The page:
An f2 manifest is an endpoint where F2 apps can be retrieved. It consists of a URL,
a friendly name, and a collection of apps. For more information on manifests, visit the
OpenF2 documentation on app development
Loading an app is simple, just click on the app you want to load in the left rail. Fill in the dialogue
box that displays, and click loadapp. If a SampleContext or a DefaultContext was provided to the manifest,
it should auto-populate the app context with those, sample taking priority. It will default to an empty json
object otherwise. Modify the context to change the inputs to the app. As changes are made it will validate
the json, alerting you if there is a problem. Apps can be edited once loaded into the sandbox.
The state of the sandbox is saved after every change. The sandbox state will be restored upon reload
of the development center.
F2 apps and containers talk to each other through custom events. The events are emitted and listened for
the apps and containers. The development center provides a simple interface for testing the use
of events across apps. This is done by hijacking the F2.Events methods.
As an app or container adds and event listener it is added to the list of event listeners in the
Events tab of the development center. A list of event listeners allows for a quick accounting of
all events being watched by all apps loaded into the sandbox.
Every emit is also tracked by the development center. The event is listed in the events tab under
history. Clicking a past event will populate the "emit" section to allow for inspection of the
arguments provided or for refiring the event.
Because all interactions between apps is done through F2.Events, it is useful to be able to emit those
events manually to test those interactions. The emit section will allow you to fire a custom event
with an array of inputs or refire a past event when selected from the history.
A necessary feature of the development center is a persistent state of the sandbox and the ability
reload or share app configurations. Every change to an app in the sandbox will result in a state
save into the browser's localStorage. This sate will be the new default on reload of the page. This
allows for quickly reloading the page to see changes in apps without losing the configuration.
Multiple configurations can be saved to localStorage by clicking the save button ()
below the tabs. This will prompt for a name and save the configuration with that name in localStorage.
Once a configuration is saved a dropdown will appear below the button group. To delete a saved configuration,
select it from the dropdown and click the delete link that gets created.
The use of localStorage means the persistent state and saved configurations will not be shared between
browsers or environments. They will also be lost if browser data is deleted.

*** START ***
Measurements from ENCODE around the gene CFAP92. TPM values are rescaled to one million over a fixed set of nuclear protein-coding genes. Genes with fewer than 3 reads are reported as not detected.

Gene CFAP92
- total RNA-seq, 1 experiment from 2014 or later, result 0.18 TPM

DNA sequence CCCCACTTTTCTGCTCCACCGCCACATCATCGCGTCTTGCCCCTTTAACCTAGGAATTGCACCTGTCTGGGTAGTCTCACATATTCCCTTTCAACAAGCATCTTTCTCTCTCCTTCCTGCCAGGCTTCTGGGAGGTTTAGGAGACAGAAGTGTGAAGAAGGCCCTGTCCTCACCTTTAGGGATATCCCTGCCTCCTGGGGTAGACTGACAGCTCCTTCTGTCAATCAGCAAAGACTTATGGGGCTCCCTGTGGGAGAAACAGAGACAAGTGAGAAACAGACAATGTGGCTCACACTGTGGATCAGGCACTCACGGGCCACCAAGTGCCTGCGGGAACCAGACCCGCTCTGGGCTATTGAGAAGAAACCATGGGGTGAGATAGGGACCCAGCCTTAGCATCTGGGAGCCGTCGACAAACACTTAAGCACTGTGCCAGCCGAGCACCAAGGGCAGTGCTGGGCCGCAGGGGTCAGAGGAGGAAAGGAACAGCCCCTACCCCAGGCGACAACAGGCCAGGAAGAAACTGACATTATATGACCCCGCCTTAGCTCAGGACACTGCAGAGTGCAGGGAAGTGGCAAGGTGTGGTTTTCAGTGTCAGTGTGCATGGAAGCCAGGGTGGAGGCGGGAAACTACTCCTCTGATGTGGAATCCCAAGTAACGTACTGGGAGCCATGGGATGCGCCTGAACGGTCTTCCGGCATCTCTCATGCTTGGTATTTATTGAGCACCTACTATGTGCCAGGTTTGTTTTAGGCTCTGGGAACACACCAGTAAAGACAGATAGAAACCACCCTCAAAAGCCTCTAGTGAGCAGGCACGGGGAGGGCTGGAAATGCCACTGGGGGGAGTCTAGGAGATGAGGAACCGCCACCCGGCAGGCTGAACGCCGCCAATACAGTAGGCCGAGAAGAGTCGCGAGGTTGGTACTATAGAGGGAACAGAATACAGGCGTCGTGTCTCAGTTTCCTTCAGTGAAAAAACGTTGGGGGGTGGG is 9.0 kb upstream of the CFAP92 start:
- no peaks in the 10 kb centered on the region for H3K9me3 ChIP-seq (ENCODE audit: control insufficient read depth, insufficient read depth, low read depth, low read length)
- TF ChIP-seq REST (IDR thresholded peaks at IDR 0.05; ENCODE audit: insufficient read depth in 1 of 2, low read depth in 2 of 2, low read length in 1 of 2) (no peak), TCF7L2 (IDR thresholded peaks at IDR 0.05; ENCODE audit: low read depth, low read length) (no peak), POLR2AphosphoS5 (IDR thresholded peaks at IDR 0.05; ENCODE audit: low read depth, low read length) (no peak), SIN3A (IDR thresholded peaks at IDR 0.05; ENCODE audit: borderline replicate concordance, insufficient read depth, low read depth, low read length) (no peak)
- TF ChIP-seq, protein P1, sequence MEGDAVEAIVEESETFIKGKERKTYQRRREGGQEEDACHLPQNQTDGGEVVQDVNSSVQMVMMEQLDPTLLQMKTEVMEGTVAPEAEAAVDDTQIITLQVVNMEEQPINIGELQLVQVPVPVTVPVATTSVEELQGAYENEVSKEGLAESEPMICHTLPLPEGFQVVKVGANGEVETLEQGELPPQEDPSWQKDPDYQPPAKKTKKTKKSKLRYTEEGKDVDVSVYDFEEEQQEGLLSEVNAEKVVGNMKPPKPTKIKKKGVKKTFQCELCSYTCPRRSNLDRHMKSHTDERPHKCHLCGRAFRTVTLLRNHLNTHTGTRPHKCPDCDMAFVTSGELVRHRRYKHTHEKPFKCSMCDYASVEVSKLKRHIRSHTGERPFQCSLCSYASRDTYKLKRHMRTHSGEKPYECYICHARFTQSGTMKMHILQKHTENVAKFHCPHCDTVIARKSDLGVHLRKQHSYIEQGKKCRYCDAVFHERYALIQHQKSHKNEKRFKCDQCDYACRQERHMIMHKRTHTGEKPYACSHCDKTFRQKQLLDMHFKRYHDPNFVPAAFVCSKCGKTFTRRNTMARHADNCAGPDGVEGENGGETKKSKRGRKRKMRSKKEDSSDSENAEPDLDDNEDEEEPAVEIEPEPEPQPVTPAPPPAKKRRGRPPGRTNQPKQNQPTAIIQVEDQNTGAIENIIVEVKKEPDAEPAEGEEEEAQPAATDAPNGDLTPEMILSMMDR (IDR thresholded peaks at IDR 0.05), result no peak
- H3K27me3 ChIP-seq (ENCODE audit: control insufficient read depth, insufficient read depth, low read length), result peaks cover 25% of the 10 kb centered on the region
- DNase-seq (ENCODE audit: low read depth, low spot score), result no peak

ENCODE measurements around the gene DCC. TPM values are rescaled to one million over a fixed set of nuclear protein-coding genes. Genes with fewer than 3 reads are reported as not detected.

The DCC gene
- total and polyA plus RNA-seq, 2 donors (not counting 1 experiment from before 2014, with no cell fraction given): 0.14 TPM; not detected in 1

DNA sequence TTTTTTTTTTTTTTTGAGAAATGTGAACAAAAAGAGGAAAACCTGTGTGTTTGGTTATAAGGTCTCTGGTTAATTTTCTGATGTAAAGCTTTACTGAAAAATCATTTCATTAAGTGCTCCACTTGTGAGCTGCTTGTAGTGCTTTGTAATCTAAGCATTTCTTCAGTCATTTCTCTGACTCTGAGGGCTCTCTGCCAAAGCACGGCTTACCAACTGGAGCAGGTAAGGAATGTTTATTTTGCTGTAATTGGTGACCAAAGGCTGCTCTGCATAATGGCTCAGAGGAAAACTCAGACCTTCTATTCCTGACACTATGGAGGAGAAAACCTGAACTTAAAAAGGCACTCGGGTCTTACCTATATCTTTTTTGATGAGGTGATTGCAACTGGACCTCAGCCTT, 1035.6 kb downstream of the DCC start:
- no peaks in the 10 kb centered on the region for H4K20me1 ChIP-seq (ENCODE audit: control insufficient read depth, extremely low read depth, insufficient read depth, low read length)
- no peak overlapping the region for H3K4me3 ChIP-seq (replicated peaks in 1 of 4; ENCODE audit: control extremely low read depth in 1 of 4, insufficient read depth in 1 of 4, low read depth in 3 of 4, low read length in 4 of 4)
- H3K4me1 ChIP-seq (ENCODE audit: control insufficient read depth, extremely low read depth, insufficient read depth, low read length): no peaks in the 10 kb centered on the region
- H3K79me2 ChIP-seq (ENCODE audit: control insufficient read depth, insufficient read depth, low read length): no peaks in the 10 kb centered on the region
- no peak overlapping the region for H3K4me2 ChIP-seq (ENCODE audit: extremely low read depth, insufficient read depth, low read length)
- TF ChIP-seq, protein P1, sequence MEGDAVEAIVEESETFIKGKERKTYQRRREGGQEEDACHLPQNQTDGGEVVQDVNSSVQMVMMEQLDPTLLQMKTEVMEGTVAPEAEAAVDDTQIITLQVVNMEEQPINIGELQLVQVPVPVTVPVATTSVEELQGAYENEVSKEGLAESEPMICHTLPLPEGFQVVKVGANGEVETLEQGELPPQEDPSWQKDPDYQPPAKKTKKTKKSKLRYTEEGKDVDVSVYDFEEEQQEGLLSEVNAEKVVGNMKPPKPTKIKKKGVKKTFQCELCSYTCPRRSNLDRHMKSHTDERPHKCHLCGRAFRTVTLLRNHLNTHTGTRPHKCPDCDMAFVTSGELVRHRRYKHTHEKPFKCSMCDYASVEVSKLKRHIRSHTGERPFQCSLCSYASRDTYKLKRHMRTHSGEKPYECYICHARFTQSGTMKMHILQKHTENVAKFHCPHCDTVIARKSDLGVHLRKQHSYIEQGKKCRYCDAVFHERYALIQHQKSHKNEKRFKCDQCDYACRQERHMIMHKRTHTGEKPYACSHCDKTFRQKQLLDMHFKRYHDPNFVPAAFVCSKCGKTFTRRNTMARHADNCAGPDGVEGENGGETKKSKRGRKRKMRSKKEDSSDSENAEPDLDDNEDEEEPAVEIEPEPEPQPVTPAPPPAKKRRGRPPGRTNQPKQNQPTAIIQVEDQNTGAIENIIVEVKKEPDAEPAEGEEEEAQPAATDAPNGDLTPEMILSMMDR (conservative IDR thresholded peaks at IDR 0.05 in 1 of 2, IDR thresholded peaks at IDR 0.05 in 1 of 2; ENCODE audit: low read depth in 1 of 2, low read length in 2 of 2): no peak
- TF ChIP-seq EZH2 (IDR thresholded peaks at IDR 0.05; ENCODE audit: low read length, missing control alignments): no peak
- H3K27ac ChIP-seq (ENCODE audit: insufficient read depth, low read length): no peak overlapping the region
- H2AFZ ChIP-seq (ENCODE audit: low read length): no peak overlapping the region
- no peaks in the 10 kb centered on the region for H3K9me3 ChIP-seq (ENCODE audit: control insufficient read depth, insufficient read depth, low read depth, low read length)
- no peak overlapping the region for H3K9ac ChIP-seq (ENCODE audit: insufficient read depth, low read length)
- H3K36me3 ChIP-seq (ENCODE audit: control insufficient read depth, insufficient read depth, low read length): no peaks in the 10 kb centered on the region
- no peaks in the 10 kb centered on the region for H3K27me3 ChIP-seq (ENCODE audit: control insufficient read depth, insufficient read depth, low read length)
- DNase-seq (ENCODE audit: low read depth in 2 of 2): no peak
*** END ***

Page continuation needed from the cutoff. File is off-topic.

A configuration can be saved to disk by clicking the download button ().
This will generate a .json file that contains the json serialized version of the configuration. This
configuration can be shared with other members of your team to quickly load in a collection of apps.
Simply email your colleague the file or send them the file contents.
Loading in a configuration file is as simple as dragging and dropping
the file into the development center.
All apps can be removed from the sandbox by clicking the clear button () in the button group.
This will clear out the current state of the apps.
A key idea behind the development center is to provide a pure location to load in apps and test their
display and functionality. For that reason the sandbox is loaded into an iframe with a bare minimum of
manifest, will be posted to the iframe and subsequently loaded onto the page. There should be little
to no affect on the apps themselves from the sandbox.
Each app loaded into the sandbox is placed inside of a panel. The panel has a few UI elements to make
managing the apps simpler.
Click the refresh button () to reload the specific app. This will remove the
app and readd it in the same location. This is an effective way to test code changes on the app's backend.
F2 loads front end resourcesin those resources.
An existing app can be edited by clicking the edit button (). This allows you to modify the app context or
the dimensions of the app's root. Modifying the context prevents having to remove and readd the app.
Modifying the dimensions of the app root allows for testing the app's dynamism. For testing responsiveness,
changing the size page itself with a collapsed left rail works.
Remove an app from the sandbox by clicking the close button ()
on the app root. This effectively calls F2.removeApp().